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Phytoceramides are the latest in a long list of skin care ingredients touted as the secret to smooth, fresh-looking skin.

While they can certainly help reduce dryness, soothe irritation, and possibly even reduce the appearance of fine lines and wrinkles, phytoceramides aren’t quite as miraculous as they’re rumored to be.

Let’s take a look.

Ceramides are a type of naturally occurring, long-chain fatty acid (i.e., fat or lipid) that makes up about 50 percent of the skin’s outer layer (the epidermis).

Since “phyto” means plant, phytoceramides are just ceramides from plants.

“Phytoceramides refer to plant-derived ceramides, as opposed to synthetic or animal-derived ceramides, used to replenish depleted natural skin ceramides,” says Dr. Tsippora Shainhouse, FAAD, a board certified dermatologist in private practice at SkinSafe Dermatology and Skin Care.

Synthetic and plant-based ceramides are similar in structure to ceramides found in the skin, explains Dr. Peterson Pierre, a dermatologist with the Pierre Skin Care Institute in Westlake Village, California.

While synthetic ceramides are probably more common, phytoceramides have been recently gaining popularity as a skin care ingredient due to their supposed anti-aging powers.

Bold claims that phytoceramides are “a facelift in a bottle” have created a lot of hype around this skin care ingredient.

While experts say phytoceramides can benefit the skin, no cream will have the same results as a facelift.

“Those are claims made by unethical manufacturers,” Pierre says.

Although the skin naturally makes ceramides, environmental factors like cold weather, air pollution, the sun’s UV rays, and low humidity along with stress and aging can reduce their concentration or effectiveness, making skin feel dry, Shainhouse says.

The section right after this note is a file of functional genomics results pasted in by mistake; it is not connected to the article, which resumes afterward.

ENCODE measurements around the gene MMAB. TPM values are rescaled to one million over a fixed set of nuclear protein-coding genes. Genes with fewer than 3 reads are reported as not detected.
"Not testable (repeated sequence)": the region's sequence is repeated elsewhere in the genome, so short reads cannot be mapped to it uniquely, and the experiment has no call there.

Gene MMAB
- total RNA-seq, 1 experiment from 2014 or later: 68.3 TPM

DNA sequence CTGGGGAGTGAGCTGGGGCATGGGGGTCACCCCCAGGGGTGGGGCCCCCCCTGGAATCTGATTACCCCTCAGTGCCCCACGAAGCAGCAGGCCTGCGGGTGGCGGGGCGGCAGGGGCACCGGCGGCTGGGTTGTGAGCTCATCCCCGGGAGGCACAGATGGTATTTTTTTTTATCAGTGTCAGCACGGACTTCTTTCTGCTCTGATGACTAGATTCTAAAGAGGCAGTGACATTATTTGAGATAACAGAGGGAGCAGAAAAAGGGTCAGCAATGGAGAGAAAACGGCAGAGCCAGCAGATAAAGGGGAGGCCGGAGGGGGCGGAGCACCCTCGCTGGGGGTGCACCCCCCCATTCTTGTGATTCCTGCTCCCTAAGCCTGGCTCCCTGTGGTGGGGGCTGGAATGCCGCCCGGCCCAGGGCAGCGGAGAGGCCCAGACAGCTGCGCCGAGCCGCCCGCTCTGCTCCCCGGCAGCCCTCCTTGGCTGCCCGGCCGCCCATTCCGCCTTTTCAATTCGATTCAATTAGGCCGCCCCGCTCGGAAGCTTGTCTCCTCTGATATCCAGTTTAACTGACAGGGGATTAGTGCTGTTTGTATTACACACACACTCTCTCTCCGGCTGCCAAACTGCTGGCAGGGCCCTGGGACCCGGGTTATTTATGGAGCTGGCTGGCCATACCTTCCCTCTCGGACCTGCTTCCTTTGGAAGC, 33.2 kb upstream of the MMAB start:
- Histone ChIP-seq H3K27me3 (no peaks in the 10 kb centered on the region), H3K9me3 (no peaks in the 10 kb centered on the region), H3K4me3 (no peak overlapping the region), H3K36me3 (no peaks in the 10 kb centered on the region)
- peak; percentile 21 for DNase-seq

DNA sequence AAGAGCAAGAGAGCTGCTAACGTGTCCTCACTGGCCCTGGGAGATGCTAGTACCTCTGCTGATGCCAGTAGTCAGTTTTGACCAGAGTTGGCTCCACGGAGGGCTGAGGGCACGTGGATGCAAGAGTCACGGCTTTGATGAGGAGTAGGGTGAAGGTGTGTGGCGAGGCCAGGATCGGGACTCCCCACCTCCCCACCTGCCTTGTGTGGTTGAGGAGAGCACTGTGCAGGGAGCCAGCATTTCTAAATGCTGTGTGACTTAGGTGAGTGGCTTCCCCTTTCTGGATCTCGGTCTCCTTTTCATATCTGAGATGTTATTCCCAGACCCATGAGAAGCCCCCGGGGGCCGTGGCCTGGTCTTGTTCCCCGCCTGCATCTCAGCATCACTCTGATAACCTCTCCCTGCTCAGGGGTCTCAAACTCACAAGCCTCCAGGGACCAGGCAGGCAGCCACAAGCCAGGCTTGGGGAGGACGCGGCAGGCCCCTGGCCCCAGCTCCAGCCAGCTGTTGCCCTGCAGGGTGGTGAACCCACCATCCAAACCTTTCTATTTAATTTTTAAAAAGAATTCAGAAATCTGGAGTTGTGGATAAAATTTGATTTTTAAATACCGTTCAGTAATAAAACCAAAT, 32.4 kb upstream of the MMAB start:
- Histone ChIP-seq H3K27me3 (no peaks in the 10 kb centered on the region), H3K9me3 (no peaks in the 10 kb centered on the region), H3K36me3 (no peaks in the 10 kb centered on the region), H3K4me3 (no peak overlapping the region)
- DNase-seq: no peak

Low levels of ceramides allow moisture to escape the skin, letting in irritants, air pollution, and even infectious agents.

When things like irritants enter the skin, the “immune system can ‘see’ them and develop a contact irritation or skin allergy,” Shainhouse explains. That can lead to dry, rough, flaky, and inflamed skin, especially in people with active eczema.

Instead of adding moisture to your skin, all types of ceramides prevent moisture loss by reinforcing your skin’s barrier function.

“Ceramides act as the ‘grout’ between the ‘tile-like’ upper [skin] cells to create a tight seal… to hold in hydration,” Shainhouse says.

Studies have suggested that applying a ceramide cream to the skin reduces dryness, especially in people with dry and eczema-prone skin.

Although many of these studies are paid for by the cream manufacturers, experts say the evidence is nevertheless strong.

“Ceramides are great for addressing dry, flaky, ‘broken’ skin… [and] for managing eczema,” Shainhouse says. “In fact, patients with atopic dermatitis have a genetic defect in filaggrin, a molecule in the skin. As such, their skin is deficient in ceramides. Applying topical ceramides can help ‘fill in the cracks’ to create a smooth, more complete protective skin barrier.”

Since dry skin cells shrivel, moisturizing the skin also helps minimize the appearance of fine lines and wrinkles. Keep in mind you’ll likely have to use a moisturizer for several weeks to notice an anti-aging effect.

Phytoceramides may be especially helpful for people with conditions like eczema and psoriasis, whose skin may not naturally make enough ceramides and have an impaired barrier function.

There’s only limited research on ceramide supplements.